March 20 (Bloomberg) -- Adobe Systems Inc. rose to the highest price since 2008 after reporting sales and profit that exceeded analysts’ estimates as more customers flocked to online versions of the company’s graphic-design software.
Sales for the fiscal first-quarter, which ended March 1, were $1.01 billion, San Jose, California-based Adobe said in a statement yesterday. That topped the average $985.8 million projection, according to analysts’ estimates compiled by Bloomberg. Profit excluding some items was 35 cents a share, beating an average prediction for 31 cents.
Chief Executive Officer Shantanu Narayen is pushing to sell more products over the Web and on mobile devices such as tablets to cut Adobe’s reliance on software that’s installed and stored on computers. Adobe added 153,000 subscribers during the first quarter to its Creative Cloud tools -- including Photoshop, Dreamweaver and Illustrator -- and expects to reach 1.25 million by the end of its fiscal year.
“They’re making this migration even faster than expected,” said Brendan Barnicle, an analyst at Pacific Crest Securities LLC. He rates the shares sector perform, the equivalent of hold. “They’re adjusting their revenues to a subscriptions basis and they still well exceeded expectations.”
Shares of Adobe rose 4.5 percent to $42.60 at 9:39 a.m. in New York, and earlier touched $43.23 for the highest intraday price since September 2008. Through yesterday, the stock had gained 8.1 percent this year, compared with an 8.6 percent increase for the Standard & Poor’s 500 Index.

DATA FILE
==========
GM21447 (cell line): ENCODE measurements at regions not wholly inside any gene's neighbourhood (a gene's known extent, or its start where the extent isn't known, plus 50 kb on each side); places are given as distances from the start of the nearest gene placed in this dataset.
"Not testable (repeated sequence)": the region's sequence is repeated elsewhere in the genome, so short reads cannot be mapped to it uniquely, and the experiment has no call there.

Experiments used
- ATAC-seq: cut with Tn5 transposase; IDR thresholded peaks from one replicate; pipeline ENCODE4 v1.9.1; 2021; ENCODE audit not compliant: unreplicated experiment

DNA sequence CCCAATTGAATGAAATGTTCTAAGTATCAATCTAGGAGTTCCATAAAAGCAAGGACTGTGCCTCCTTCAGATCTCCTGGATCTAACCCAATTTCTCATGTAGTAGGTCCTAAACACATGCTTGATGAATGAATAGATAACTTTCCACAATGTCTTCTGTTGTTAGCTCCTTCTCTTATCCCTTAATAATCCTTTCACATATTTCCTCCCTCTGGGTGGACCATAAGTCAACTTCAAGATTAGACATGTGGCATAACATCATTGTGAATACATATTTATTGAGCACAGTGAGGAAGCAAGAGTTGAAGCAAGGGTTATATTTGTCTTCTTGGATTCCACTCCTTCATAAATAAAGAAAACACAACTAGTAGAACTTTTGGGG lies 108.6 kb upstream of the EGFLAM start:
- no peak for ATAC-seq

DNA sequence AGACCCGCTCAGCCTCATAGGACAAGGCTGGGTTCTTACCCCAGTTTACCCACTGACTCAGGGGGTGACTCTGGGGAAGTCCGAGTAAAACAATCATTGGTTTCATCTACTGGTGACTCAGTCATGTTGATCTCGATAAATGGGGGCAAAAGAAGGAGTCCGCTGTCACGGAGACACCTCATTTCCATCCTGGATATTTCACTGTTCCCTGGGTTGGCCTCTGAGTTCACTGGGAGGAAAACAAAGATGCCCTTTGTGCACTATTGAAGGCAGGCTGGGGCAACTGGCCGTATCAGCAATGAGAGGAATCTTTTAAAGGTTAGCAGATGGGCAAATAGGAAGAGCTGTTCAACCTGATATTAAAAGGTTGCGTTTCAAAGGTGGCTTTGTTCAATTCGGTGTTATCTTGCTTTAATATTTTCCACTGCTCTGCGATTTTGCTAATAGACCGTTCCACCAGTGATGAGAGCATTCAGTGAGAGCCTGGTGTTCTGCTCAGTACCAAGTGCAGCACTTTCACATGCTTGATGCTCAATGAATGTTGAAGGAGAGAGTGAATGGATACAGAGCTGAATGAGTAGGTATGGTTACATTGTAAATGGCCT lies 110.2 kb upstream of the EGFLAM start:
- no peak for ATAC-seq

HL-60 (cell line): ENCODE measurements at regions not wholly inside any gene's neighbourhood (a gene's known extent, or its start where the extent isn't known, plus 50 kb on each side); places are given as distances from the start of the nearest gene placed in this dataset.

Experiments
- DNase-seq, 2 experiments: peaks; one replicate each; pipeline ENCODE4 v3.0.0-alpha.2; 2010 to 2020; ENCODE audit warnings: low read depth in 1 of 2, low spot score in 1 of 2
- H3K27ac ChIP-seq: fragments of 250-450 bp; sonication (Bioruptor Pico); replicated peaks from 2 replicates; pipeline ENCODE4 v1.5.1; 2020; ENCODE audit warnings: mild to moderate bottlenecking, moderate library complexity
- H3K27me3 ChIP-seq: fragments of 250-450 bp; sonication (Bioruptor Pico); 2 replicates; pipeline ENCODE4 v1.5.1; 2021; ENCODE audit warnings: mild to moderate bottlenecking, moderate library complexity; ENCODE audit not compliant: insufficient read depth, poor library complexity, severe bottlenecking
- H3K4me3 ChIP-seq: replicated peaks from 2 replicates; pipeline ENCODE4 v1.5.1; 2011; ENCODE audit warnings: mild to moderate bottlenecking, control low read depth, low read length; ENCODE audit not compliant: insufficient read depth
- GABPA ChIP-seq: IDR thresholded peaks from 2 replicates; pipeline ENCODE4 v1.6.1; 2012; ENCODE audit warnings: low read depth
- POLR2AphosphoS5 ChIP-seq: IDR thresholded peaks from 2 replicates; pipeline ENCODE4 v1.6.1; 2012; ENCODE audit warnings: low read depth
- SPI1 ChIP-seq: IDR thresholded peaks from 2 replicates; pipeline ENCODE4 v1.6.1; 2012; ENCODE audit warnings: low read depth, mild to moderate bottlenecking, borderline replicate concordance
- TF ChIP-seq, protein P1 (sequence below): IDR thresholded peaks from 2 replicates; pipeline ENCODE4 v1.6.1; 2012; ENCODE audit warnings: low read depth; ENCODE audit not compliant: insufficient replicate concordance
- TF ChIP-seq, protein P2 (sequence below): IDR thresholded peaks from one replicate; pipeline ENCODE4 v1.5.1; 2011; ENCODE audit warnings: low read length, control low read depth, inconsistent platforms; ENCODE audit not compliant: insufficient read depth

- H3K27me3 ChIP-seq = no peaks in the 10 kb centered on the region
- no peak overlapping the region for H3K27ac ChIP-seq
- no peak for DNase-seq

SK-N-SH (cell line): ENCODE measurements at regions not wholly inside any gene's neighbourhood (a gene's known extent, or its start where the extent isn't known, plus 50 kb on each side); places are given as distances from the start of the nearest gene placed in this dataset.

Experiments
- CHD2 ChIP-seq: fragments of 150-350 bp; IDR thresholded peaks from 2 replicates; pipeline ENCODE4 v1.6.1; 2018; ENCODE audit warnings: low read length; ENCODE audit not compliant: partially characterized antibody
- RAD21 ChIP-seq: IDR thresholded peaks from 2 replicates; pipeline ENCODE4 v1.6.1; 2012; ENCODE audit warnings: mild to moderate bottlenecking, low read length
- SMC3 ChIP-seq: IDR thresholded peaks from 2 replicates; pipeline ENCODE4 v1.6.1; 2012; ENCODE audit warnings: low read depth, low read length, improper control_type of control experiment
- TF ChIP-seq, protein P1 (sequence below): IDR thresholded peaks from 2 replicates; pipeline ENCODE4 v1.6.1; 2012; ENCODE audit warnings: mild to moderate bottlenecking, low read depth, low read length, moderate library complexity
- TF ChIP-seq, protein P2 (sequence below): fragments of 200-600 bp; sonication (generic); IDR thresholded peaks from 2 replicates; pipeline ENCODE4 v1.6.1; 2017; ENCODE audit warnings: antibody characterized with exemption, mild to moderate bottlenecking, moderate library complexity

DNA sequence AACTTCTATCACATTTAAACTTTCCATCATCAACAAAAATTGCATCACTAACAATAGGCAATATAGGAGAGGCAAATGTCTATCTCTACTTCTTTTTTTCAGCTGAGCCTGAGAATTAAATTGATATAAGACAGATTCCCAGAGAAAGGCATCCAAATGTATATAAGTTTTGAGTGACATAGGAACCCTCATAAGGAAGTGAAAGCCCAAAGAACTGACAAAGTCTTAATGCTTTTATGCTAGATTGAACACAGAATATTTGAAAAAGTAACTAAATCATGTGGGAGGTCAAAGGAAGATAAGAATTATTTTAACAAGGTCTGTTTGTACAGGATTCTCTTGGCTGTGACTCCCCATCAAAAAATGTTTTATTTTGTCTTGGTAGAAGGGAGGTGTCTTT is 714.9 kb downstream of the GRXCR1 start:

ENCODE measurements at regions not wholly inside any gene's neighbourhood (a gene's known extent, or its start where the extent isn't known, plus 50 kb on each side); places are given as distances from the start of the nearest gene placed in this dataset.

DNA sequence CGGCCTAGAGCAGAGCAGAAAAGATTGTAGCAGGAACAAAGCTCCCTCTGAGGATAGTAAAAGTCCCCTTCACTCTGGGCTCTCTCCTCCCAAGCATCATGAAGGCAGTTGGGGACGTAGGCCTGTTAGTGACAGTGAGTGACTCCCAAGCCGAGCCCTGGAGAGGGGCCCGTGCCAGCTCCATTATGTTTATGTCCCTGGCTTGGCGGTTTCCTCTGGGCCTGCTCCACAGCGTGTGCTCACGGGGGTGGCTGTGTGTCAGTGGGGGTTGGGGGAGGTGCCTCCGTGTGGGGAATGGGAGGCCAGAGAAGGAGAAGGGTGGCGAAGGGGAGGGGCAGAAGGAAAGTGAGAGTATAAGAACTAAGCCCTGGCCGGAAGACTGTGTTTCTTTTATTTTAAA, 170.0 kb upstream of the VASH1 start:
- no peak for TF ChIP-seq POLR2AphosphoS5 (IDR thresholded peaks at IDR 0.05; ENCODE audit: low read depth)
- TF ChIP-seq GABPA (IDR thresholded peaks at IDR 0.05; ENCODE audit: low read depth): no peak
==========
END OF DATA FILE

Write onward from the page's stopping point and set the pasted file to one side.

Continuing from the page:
First-quarter net income fell 65 percent to $65.1 million, or 13 cents a share, from $185.2 million, or 37 cents, a year earlier.
Moving more customers to the frequently updated Creative Cloud can help Adobe smooth out its revenue, as well as stock-price fluctuations from investors buying shares in anticipation of new product releases every two years or so, Chief Financial Officer Mark Garrett said in an interview.
“People were buying on product cycles,” Garrett said. “It’s a very different company” now that cloud subscriptions are increasing, he said.
Adobe is losing Kevin Lynch, its longtime chief technology officer. Lynch resigned this week to take a job at Apple Inc., Adobe said, and the CTO position won’t be filled. Bryan Lamkin will assume responsibilities for cross-company research and technology initiatives, Adobe said.
For the current quarter, which ends in May, Adobe forecast revenue of $975 million to $1.03 billion, compared with analysts’ average estimate for $1.02 billion. Profit, excluding stock-based compensation, restructuring, amortization and other items, will be 29 cents to 35 cents a share in the current period, Adobe said. Analysts are projecting 34 cents a share.
Narayen has also been moving Adobe further into software for online marketing. A revised version of Adobe’s Marketing Cloud software, to go on sale in the coming months, will include touch-screen capabilities for use on tablets and digital “cards” that can embed charts or snippets of advertising campaigns for sharing between co-workers. There are currently more than 500,000 Creative Cloud subscribers, Adobe said.
“The majority of the subscriber base will come from existing customers,” Garrett said on a conference call.
Adobe is driving sales of Creative Cloud and will eventually tailor pricing to keep customer subscriptions, according to Peter Goldmacher, an analyst at Cowen & Co.
“The speed of the transition is the paramount thing on investors’ minds,” said Steven Ashley, an analyst at Robert W. Baird & Co. Ashley, who is based in Milwaukee, has a neutral rating for Adobe shares. “We all know this is the transition year.”
Sales for the current fiscal year will be about $4.1 billion, Adobe said, reiterating its previous outlook. The company raised its forecast for full-year profit, excluding items, to $1.45 a share from $1.40.
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